Within minutes of this morning’s press conference ending, University President Richard Levin sent out a campuswide e-mail with a statement on Raymond Clark III’s arrest.

In the e-mail, Levin said “nothing in the history of [Clark’s] employment at the University gave an indication that his involvement in such a crime might be possible.” Clark, an animal lab technician, has worked at Yale since Dec. 2004.

Levin said Clark has been “suspended from employment” and barred from campus. The full text of his e-mail has been reproduced below:

To the Yale Community:

The New Haven Chief of Police has just announced that Raymond Clark has been arrested in connection with the death of Annie Le. We are relieved and encouraged by this progress in the investigation, but, of course, we must resist the temptation to rush to judgment until a full and fair prosecution of this case brings a just resolution. As with every development in this tragic story, we think first of Annie’s family, her fiancé and his family, and her friends, and our hearts go out to them.

Mr. Clark has been a lab technician at Yale since December 2004. His supervisor reports that nothing in the history of his employment at the University gave an indication that his involvement in such a crime might be possible.

It is frightening that a member of our own community might have committed this terrible crime. But we must not let this incident shatter our trust in one another. We must reaffirm our deepest values as an institution – our commitment to the search for truth, undertaken in a spirit of openness, tolerance, and civility. The work of the University requires us to engage with each other in the classroom, to collaborate in the laboratory, and to trust one another in workplaces across the campus. In many, even most respects, this University is a model of citizenship and civility. It will take the efforts of everyone to maintain that standard.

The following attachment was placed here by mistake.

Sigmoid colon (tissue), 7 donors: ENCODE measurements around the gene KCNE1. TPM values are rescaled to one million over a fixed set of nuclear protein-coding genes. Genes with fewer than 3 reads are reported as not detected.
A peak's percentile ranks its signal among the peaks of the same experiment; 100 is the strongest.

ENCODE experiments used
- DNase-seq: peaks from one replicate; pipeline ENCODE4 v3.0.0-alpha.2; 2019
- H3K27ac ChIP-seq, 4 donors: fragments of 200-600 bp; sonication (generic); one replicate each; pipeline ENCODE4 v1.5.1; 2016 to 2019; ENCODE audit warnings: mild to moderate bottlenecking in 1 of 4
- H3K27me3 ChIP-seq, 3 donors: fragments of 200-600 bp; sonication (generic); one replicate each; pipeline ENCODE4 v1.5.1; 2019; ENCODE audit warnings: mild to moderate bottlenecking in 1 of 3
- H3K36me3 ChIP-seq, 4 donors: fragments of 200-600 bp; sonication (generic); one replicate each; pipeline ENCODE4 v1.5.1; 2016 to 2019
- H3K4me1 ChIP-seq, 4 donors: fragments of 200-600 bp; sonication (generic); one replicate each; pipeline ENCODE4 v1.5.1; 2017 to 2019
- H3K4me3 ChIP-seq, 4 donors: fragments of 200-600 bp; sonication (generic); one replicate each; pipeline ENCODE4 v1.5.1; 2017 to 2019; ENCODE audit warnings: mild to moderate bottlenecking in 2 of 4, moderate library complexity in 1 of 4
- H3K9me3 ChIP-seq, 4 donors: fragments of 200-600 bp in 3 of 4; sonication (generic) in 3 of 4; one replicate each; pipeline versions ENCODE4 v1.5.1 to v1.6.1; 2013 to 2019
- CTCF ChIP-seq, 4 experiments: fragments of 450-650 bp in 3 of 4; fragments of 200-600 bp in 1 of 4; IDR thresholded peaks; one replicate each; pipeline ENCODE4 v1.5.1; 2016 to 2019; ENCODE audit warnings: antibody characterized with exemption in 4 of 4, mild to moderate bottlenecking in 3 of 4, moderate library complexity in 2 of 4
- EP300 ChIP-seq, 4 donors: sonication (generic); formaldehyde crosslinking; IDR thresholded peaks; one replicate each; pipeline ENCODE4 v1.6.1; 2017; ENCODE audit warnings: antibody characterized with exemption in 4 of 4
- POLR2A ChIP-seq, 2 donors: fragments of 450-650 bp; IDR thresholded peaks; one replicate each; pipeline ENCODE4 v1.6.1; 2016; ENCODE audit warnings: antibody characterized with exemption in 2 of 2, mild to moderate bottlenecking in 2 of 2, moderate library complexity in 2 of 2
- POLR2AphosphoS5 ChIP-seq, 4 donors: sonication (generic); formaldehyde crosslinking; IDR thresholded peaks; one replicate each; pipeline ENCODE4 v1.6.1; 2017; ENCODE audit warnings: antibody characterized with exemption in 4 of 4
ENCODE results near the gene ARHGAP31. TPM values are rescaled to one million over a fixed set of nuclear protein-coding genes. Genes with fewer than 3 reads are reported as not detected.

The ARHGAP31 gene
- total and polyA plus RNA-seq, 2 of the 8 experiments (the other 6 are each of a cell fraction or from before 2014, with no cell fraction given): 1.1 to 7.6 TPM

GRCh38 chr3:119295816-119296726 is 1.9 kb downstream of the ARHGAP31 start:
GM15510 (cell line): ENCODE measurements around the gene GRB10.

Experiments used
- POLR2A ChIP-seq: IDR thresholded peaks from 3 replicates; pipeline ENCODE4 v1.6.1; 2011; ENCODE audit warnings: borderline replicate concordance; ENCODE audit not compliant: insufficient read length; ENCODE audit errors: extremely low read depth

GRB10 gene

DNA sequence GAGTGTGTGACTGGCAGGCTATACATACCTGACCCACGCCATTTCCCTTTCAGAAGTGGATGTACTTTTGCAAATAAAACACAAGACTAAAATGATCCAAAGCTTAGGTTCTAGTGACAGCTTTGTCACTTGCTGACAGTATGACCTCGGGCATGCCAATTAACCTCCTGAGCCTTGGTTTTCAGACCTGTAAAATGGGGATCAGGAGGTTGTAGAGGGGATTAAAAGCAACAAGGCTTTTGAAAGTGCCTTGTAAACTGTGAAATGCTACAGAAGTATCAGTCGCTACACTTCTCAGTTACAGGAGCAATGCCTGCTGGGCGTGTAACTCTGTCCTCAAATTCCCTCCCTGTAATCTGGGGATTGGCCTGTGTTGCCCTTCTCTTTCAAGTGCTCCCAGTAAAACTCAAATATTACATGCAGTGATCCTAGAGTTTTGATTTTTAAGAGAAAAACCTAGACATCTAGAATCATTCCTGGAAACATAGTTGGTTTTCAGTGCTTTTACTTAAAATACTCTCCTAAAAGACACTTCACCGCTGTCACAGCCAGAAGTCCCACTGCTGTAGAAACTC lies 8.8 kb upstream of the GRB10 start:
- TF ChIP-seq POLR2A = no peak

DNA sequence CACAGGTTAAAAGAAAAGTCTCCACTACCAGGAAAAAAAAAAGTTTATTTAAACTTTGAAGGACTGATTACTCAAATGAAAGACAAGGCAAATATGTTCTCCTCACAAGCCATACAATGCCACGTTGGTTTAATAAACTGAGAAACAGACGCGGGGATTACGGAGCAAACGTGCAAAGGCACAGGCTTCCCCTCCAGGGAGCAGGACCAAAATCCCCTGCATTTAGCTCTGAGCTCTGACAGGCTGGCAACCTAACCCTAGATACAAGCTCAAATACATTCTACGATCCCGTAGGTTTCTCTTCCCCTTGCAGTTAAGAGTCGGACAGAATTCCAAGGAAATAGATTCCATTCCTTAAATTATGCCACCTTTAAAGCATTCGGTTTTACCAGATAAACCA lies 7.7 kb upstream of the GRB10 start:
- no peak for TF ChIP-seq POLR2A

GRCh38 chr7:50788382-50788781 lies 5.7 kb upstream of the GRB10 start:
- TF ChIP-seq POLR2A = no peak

In the days and weeks ahead, we will redouble our efforts to educate the community about Yale’s zero tolerance policy for violent, threatening, and abusive behavior. We have formal policies in place covering employees and students, and effective grievance procedures to bring forth complaints.

This incident could have happened in any city, in any university, or in any workplace. It says more about the dark side of the human soul than it does about the extent of security measures. Nevertheless, safety is a very high priority, and we will shortly be soliciting suggestions from the community about how we might further improve campus security.

We are all deeply indebted to the men and women of the FBI, Connecticut State Police, New Haven Police, Yale Police, and Yale Security. They have worked tirelessly and cooperatively since Annie’s disappearance last Tuesday. Yale will continue to provide all needed assistance to the State’s Attorney as the case proceeds. As is our practice when an employee is charged with a serious crime, Mr. Clark is being suspended from employment at Yale and barred from the campus. His ID card no longer allows him access to any Yale building.

We are a close community with deeply shared values. Monday night’s candlelight vigil gave moving testimony to the caring and compassion of this place. Let us continue to offer comfort and consolation to Annie’s family and friends, and let us honor her memory by rededicating ourselves to the search for truth to which she herself was so deeply devoted.

Richard C. Levin